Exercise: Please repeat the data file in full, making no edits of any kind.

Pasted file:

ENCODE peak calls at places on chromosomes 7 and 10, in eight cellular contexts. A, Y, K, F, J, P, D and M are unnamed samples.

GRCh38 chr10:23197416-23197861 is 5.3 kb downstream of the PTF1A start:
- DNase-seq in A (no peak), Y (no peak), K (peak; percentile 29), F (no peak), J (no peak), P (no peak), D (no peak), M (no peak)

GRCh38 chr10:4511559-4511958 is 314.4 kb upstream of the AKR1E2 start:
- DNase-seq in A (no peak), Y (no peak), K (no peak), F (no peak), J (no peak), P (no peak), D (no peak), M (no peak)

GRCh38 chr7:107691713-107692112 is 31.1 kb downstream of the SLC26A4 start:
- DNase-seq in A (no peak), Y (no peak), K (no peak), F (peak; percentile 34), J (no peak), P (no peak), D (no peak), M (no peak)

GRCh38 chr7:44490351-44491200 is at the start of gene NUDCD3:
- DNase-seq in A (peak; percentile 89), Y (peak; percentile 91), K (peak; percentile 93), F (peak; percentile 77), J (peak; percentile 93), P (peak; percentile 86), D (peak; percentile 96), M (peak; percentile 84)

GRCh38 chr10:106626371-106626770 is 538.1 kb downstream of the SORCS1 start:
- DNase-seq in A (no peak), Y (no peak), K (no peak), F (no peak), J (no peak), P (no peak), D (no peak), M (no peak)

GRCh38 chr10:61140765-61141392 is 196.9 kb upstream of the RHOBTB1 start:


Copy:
ENCODE peak calls at places on chromosomes 7 and 10, in eight cellular contexts. A, Y, K, F, J, P, D and M are unnamed samples.

GRCh38 chr10:23197416-23197861 is 5.3 kb downstream of the PTF1A start:
- DNase-seq in A (no peak), Y (no peak), K (peak; percentile 29), F (no peak), J (no peak), P (no peak), D (no peak), M (no peak)

GRCh38 chr10:4511559-4511958 is 314.4 kb upstream of the AKR1E2 start:
- DNase-seq in A (no peak), Y (no peak), K (no peak), F (no peak), J (no peak), P (no peak), D (no peak), M (no peak)

GRCh38 chr7:107691713-107692112 is 31.1 kb downstream of the SLC26A4 start:
- DNase-seq in A (no peak), Y (no peak), K (no peak), F (peak; percentile 34), J (no peak), P (no peak), D (no peak), M (no peak)

GRCh38 chr7:44490351-44491200 is at the start of gene NUDCD3:
- DNase-seq in A (peak; percentile 89), Y (peak; percentile 91), K (peak; percentile 93), F (peak; percentile 77), J (peak; percentile 93), P (peak; percentile 86), D (peak; percentile 96), M (peak; percentile 84)

GRCh38 chr10:106626371-106626770 is 538.1 kb downstream of the SORCS1 start:
- DNase-seq in A (no peak), Y (no peak), K (no peak), F (no peak), J (no peak), P (no peak), D (no peak), M (no peak)

GRCh38 chr10:61140765-61141392 is 196.9 kb upstream of the RHOBTB1 start: